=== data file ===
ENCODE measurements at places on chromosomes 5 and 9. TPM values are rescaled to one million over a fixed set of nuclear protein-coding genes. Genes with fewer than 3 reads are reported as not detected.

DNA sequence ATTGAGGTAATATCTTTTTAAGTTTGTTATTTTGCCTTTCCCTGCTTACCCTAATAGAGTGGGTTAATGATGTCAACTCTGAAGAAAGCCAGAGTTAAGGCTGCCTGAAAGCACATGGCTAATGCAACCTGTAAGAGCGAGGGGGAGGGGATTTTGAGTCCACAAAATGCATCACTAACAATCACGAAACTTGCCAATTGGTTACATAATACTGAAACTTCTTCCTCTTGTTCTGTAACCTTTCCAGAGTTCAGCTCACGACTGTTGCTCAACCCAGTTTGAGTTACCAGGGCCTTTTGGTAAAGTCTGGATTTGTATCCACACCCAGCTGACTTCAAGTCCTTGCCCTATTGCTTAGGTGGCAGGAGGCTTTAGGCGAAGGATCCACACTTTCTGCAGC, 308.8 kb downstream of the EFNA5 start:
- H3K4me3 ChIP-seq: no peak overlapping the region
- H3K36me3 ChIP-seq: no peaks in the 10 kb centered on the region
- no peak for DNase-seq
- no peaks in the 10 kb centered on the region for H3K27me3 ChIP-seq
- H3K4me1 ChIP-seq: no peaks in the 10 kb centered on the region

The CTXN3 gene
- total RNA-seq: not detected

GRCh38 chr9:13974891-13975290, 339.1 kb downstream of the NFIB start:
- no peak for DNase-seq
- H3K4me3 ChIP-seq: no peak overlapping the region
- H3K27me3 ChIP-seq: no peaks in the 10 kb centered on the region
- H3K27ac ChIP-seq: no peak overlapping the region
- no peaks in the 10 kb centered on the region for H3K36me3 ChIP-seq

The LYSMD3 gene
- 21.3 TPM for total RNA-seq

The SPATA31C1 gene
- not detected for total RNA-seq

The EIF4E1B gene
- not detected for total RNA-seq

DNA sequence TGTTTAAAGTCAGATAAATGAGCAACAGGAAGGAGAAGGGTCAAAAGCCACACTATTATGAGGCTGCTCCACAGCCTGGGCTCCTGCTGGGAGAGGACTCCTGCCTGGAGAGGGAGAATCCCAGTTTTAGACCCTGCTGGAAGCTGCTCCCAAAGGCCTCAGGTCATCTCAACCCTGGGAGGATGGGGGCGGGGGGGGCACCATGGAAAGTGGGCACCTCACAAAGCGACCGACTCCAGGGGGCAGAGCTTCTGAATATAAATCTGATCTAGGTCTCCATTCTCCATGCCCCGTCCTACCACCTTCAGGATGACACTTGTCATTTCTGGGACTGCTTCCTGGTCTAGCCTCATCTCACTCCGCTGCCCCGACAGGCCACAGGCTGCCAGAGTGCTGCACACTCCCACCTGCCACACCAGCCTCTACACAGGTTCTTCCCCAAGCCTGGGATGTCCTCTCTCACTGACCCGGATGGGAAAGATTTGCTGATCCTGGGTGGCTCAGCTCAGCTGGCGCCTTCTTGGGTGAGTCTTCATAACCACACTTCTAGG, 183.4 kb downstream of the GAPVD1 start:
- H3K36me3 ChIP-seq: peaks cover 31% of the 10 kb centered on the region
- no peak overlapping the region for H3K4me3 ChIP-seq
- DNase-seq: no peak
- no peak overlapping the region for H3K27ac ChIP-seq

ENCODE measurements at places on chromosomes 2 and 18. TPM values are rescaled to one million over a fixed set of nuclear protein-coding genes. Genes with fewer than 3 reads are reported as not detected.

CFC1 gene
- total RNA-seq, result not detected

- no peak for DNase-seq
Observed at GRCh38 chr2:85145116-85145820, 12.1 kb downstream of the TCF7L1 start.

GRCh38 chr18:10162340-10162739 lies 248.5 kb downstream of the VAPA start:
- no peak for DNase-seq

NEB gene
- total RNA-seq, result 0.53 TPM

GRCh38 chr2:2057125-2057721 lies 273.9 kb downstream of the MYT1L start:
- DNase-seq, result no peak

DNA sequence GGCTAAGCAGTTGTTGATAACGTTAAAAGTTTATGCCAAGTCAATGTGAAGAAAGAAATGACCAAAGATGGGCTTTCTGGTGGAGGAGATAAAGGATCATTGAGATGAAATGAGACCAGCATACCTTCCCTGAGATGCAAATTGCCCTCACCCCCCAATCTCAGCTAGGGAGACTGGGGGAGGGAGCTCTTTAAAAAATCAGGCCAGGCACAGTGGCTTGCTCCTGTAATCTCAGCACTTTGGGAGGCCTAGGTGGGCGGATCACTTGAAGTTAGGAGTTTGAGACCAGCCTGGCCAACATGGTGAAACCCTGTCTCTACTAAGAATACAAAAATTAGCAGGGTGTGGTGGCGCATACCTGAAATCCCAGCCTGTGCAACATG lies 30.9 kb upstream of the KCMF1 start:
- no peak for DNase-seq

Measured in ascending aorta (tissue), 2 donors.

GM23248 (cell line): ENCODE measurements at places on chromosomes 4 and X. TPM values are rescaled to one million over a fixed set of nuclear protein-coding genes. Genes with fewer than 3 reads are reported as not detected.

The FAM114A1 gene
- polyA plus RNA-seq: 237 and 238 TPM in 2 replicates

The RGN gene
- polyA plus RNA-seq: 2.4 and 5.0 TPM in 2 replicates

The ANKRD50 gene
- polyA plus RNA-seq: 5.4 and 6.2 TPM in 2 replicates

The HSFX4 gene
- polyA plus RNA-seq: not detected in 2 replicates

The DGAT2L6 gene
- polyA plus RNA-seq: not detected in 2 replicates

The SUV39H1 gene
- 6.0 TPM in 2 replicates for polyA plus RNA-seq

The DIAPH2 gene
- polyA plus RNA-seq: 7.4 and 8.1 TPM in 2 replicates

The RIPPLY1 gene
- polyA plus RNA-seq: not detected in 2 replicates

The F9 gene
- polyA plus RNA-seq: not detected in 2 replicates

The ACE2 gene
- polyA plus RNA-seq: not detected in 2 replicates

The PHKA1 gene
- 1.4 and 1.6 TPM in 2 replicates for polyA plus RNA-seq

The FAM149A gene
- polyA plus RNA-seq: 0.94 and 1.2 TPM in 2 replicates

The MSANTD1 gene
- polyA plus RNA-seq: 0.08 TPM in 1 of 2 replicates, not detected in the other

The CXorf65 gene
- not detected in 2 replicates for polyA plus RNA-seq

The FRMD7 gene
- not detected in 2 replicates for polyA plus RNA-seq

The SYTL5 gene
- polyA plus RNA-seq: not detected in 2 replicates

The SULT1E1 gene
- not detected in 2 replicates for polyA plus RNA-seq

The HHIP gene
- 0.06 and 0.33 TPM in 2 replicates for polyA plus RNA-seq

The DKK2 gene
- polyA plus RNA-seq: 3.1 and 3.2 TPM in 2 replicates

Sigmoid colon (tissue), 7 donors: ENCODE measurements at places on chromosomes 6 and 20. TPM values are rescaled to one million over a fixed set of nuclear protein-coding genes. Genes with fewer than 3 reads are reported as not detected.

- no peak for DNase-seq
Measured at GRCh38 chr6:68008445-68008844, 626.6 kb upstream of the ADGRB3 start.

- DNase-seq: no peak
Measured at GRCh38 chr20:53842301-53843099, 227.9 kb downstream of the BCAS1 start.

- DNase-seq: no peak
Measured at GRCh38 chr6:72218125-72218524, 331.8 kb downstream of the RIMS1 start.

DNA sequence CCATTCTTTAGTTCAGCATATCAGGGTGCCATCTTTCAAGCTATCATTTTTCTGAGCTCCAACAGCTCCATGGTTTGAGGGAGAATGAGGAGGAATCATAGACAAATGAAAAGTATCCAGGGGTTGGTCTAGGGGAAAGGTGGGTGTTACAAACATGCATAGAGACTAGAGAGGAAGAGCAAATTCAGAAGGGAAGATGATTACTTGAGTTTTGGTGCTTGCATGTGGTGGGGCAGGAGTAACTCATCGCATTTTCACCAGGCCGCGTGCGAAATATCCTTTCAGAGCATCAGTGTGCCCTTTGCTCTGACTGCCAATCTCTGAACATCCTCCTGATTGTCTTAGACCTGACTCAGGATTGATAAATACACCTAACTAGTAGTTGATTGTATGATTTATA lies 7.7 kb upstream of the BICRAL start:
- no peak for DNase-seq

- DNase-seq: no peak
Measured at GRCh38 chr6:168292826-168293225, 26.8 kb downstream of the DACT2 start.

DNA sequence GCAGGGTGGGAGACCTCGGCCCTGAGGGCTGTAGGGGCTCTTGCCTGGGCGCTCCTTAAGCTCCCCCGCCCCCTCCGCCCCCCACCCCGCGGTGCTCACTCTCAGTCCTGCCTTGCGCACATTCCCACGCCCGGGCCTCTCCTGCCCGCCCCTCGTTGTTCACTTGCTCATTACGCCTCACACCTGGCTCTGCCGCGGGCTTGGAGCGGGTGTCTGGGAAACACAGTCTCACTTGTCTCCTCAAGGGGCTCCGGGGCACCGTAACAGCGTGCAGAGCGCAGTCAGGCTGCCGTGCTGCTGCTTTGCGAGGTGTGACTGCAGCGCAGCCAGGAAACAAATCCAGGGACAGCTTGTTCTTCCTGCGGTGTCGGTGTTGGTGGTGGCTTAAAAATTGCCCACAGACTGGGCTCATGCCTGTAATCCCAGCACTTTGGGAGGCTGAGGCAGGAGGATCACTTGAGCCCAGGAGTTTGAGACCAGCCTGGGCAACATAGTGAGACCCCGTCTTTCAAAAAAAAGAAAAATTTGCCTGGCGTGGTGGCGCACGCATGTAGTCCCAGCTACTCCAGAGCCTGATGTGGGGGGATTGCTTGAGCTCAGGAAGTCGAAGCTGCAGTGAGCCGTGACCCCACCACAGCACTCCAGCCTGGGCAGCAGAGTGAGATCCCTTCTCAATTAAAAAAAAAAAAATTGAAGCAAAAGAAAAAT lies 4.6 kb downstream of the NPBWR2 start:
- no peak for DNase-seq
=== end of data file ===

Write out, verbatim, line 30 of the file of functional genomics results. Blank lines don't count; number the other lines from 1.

- no peak for DNase-seq